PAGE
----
1928 First Summer Olympics Amsterdam + Ginger Gold is there!

1928 First Summer Olympics Amsterdam + Ginger Gold is there!

2024 is an Olympic year!

The Olympic games are the ultimate in reality TV. Even if you're not a sport aficionado, you might find that the human element, the elation and the inevitable heartbreak, will cause you to tune in. As much as I like to see who wins the gold, I'm interested in the people who work so hard to follow their dreams.

The very first "Official" Summer Olympics were held in Amsterdam, Netherlands in 1928. The games showcased a wide range of sports events and achievements, bringing together athletes from different countries to compete for the first time on an international stage. (In a future blog, I'll talk about the use of the word Olympics which only involved women ~ très intéressant!)

The Amsterdam Olympics of 1928 holds a special place in the historical Olympic Gamesserving as a catalyst for future summer Olympics and leaving a lasting impact on the world of sports. The city of Amsterdam provided a breathtaking backdrop for the Olympic events, with its rich history, vibrant culture, and stunning architecture.

Writing a mystery set in this environment was a thrilling challenge. I can promise you that Ginger and gang had a great time, even with a murder or two thrown in!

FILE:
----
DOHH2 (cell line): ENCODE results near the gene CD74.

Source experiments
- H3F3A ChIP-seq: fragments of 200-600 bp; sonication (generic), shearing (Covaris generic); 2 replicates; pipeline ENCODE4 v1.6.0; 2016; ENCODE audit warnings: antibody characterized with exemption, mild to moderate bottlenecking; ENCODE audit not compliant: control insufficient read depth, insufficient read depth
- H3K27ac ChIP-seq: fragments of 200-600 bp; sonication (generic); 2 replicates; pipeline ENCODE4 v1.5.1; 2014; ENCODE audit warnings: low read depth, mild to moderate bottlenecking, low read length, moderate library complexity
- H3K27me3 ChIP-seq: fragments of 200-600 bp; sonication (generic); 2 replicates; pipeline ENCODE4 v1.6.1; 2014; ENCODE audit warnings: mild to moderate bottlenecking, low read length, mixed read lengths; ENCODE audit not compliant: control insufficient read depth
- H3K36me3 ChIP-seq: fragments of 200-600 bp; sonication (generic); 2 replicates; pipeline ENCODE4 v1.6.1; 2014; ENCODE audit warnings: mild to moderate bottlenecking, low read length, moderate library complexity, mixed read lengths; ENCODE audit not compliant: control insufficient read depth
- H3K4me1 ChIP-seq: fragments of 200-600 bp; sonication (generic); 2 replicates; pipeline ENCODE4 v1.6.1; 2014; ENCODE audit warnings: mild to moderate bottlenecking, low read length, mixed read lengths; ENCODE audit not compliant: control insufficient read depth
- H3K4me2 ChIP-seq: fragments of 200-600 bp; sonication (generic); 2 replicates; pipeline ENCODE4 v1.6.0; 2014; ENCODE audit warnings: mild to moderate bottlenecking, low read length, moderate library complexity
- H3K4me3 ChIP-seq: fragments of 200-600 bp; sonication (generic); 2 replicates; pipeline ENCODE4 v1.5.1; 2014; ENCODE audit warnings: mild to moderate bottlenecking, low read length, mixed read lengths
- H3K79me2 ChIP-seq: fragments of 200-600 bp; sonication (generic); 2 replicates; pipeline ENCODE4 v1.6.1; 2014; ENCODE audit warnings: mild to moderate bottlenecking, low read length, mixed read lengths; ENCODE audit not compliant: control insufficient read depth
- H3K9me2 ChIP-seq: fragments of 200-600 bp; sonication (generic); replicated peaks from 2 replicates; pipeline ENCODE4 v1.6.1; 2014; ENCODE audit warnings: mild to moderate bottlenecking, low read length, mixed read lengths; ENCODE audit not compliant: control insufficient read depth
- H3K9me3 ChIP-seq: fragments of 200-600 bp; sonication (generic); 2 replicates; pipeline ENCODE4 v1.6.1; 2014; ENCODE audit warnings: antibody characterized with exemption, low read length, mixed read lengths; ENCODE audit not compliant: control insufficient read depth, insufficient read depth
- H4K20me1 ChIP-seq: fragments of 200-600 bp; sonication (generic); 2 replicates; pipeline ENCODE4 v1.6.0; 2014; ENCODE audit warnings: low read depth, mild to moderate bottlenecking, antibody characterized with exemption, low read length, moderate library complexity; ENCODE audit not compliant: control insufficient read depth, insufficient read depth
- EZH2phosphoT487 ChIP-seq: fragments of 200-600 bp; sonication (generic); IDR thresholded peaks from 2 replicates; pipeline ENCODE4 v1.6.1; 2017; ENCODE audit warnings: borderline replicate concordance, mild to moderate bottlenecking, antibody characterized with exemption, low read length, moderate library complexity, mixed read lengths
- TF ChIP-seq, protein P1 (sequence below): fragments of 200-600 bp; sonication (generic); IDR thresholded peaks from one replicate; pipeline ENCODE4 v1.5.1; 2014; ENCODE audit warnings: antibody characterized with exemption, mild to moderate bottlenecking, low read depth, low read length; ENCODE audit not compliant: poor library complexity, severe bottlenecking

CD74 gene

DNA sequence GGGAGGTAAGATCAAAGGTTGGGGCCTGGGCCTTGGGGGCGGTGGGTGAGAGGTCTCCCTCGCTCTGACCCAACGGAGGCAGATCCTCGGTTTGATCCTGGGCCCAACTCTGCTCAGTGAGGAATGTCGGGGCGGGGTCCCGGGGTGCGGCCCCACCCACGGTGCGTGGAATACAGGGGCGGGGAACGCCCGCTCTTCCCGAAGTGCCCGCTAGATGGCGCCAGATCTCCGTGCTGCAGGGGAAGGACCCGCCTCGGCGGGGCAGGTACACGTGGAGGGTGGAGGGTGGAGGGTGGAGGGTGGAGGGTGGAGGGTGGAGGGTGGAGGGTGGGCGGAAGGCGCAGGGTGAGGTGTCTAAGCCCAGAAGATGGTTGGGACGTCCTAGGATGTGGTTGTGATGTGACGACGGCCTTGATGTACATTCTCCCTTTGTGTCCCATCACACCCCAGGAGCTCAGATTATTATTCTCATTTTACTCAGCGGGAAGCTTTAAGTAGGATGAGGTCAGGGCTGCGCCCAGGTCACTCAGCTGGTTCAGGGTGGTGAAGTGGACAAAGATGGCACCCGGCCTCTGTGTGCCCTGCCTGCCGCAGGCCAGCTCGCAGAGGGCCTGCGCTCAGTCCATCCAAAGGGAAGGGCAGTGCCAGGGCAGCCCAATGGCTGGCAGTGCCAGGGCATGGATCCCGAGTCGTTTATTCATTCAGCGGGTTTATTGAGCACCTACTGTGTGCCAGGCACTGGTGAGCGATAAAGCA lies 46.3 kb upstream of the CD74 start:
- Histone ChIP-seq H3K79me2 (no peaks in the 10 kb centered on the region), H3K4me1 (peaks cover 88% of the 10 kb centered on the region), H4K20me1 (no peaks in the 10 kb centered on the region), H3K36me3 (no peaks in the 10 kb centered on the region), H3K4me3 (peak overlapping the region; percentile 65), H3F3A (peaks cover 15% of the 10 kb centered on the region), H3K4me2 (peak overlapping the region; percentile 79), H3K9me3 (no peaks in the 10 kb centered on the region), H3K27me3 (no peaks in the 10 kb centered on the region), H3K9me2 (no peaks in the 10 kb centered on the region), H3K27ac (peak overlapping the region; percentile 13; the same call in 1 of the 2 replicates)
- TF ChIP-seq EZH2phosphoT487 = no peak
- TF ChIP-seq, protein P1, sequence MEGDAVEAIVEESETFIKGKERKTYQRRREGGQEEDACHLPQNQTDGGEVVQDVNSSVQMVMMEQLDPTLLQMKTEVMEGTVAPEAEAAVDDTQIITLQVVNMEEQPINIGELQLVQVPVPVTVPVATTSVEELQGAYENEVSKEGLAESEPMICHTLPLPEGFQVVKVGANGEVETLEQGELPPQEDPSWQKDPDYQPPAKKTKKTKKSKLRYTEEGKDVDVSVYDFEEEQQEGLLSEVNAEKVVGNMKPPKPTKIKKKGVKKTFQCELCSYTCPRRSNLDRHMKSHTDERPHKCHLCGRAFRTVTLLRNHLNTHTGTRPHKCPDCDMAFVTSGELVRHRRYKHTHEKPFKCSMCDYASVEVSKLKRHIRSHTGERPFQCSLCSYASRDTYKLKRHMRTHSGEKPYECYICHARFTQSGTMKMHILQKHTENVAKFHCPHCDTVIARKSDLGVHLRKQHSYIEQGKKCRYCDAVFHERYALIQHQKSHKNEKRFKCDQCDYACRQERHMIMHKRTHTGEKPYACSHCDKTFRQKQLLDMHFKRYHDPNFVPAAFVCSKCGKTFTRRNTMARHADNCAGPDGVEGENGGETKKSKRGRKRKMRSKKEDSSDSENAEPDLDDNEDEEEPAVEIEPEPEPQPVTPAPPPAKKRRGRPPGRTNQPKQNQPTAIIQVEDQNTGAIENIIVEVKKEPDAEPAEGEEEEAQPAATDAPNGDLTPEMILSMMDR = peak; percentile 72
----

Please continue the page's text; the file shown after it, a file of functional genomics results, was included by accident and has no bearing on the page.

Symbolic Fire and Olympic Firsts at the 1928 Amsterdam Olympics

When it comes to the 1928 Amsterdam Olympics, several notable firsts and groundbreaking achievements took place. One of the most captivating highlights of these Games was the introduction of a symbolic fire, which brought a unique element to the Olympic experience. This symbolic fire was lit during the opening ceremony and represented the Olympic spirit that burned bright throughout the duration of the Games. This was the predecessor to the running of the Olympic torch.

Olympic stadium The Netherlands 1928

Aside from the symbolic fire, the 1928 Amsterdam Olympics also marked significant firsts in terms of women's participation and the achievements of Asian athletes. It was the first time that women were allowed to compete in track and field events, opening the door to greater gender equality in the Olympics. This paved the way for future generations of female athletes to showcase their skills and compete on an international stage. 

However, not all was rosy and bright. The British women's athletics team boycotted the races to protest two things: the reduction of the number of races promised to be added, and the inclusion of the 800 meter race deemed to be too difficult for women. Even though a select number of female athletes proved this belief to be wrong, with Lena Radke from German winning the gold, the press delivered a stunning edition of "fake news" spouting falsehoods about women fainting and dropping like flies. Unfortunately, these erroneous reports set back women's athletics in the Olympics for dozens of years. I'll dive more deeply into this situation in future blogs, but rest assured, Ginger Gold knows all about it!

Previous to 1928, women were only allowed to participate in the gentler sports like golf and tennis.

Betty Robinson Olympic athlete

USA Gold medalist Betty Robinson

The 1928 Amsterdam Olympics also saw Asian athletes secure multiple gold medals, making history and breaking barriers. Their exceptional performances demonstrated the talent and determination of Asian athletes, challenging stereotypes and inspiring future generations.